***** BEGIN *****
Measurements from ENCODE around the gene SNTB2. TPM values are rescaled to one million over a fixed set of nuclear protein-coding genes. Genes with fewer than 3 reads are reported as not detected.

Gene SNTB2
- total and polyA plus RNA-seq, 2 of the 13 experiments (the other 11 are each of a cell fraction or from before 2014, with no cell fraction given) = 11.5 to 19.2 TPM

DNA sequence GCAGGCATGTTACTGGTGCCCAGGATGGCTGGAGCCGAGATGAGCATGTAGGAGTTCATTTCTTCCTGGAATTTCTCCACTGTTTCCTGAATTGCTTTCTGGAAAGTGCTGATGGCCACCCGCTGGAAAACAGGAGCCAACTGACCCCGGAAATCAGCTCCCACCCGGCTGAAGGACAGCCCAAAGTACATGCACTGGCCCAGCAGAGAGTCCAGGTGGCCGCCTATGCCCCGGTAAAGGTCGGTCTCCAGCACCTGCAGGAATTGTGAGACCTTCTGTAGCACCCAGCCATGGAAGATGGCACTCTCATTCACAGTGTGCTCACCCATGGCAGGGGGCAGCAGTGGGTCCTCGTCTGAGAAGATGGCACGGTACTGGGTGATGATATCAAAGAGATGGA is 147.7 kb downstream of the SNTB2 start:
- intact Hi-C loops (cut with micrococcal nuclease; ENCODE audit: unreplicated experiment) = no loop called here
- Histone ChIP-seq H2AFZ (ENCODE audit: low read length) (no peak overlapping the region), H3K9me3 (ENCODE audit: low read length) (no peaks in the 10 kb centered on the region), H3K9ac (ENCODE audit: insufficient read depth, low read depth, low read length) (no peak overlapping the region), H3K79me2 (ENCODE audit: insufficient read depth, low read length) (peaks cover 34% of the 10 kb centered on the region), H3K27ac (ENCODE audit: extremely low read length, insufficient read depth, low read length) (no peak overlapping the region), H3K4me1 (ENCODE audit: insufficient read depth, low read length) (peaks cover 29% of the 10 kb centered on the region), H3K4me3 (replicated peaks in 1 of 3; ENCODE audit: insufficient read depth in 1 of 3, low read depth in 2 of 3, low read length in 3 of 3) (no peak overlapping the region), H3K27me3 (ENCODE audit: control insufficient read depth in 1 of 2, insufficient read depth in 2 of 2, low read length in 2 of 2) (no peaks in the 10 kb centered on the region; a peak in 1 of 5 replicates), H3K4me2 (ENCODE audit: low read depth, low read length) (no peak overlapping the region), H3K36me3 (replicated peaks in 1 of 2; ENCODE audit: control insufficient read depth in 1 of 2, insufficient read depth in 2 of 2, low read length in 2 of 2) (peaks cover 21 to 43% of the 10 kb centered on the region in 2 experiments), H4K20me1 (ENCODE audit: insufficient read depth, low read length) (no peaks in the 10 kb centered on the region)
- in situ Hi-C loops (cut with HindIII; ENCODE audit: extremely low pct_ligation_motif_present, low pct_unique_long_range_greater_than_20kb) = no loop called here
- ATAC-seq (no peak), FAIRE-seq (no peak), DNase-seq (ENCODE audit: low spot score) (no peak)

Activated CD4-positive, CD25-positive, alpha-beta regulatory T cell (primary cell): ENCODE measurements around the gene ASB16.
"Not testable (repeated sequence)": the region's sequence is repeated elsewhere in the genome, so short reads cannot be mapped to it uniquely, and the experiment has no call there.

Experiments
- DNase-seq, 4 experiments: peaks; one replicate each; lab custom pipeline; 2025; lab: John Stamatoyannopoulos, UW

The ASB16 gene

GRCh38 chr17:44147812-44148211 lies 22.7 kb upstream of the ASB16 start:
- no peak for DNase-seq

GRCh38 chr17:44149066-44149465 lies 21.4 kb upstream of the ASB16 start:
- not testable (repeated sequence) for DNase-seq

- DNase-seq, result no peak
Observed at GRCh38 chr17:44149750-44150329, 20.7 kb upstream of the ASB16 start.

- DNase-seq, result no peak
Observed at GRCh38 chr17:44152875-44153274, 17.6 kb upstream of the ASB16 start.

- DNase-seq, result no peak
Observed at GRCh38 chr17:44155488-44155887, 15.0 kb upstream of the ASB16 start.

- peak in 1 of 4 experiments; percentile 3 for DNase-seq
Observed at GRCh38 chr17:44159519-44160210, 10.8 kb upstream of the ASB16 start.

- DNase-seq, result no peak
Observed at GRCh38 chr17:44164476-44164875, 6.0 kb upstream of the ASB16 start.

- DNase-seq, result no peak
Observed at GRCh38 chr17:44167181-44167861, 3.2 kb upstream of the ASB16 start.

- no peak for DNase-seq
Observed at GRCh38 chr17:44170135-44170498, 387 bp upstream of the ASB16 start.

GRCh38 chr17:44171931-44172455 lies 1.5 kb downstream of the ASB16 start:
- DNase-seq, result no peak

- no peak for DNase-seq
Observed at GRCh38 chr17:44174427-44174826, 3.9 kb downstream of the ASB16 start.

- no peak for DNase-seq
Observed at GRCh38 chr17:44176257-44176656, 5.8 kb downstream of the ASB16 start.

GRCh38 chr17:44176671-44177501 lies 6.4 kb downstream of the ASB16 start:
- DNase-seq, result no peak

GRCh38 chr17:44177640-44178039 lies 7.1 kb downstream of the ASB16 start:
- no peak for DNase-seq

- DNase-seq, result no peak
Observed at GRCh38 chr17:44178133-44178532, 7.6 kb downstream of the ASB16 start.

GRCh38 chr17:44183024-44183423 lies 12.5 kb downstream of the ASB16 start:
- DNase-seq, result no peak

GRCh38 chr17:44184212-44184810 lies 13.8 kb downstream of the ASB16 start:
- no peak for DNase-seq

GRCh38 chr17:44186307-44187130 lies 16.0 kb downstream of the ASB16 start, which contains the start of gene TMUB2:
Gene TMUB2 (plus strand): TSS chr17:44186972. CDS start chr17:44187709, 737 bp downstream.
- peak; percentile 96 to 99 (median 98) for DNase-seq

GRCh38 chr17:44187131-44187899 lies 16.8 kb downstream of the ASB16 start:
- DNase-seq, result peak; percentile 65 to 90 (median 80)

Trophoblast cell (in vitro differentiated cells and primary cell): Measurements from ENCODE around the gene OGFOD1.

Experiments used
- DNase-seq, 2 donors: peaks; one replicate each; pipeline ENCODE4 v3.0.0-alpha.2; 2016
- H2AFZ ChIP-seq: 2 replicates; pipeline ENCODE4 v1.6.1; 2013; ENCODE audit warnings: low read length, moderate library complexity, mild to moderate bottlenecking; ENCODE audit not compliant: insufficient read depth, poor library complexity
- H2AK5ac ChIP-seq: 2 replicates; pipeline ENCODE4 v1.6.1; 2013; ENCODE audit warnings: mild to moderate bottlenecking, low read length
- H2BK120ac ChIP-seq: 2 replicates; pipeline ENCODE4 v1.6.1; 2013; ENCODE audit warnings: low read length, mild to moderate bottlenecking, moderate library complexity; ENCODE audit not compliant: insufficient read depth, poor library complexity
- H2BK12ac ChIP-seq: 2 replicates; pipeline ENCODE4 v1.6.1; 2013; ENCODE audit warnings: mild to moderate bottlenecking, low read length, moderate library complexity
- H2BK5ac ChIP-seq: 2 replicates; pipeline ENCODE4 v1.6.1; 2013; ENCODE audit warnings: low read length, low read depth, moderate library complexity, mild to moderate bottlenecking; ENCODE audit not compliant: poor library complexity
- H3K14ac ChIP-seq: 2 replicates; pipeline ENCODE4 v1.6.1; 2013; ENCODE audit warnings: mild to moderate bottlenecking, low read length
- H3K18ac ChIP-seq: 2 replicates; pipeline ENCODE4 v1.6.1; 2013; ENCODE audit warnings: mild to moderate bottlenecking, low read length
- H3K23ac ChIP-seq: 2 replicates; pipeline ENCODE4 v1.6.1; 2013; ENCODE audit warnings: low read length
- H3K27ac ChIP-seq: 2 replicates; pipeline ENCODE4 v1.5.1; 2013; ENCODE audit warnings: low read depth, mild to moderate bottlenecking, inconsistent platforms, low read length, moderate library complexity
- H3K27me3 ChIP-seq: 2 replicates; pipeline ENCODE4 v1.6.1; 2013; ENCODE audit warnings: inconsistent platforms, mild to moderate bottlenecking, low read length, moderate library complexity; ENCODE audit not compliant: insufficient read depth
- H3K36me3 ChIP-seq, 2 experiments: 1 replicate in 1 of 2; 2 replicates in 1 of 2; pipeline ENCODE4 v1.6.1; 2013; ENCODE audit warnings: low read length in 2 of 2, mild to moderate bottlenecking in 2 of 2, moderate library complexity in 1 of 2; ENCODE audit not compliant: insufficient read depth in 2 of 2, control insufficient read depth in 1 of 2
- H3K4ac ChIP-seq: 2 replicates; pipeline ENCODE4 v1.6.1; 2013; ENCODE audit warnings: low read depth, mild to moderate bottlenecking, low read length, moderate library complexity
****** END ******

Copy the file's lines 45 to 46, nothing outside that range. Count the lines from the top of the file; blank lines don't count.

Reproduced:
- DNase-seq, result no peak

GRCh38 chr17:44184212-44184810 lies 13.8 kb downstream of the ASB16 start: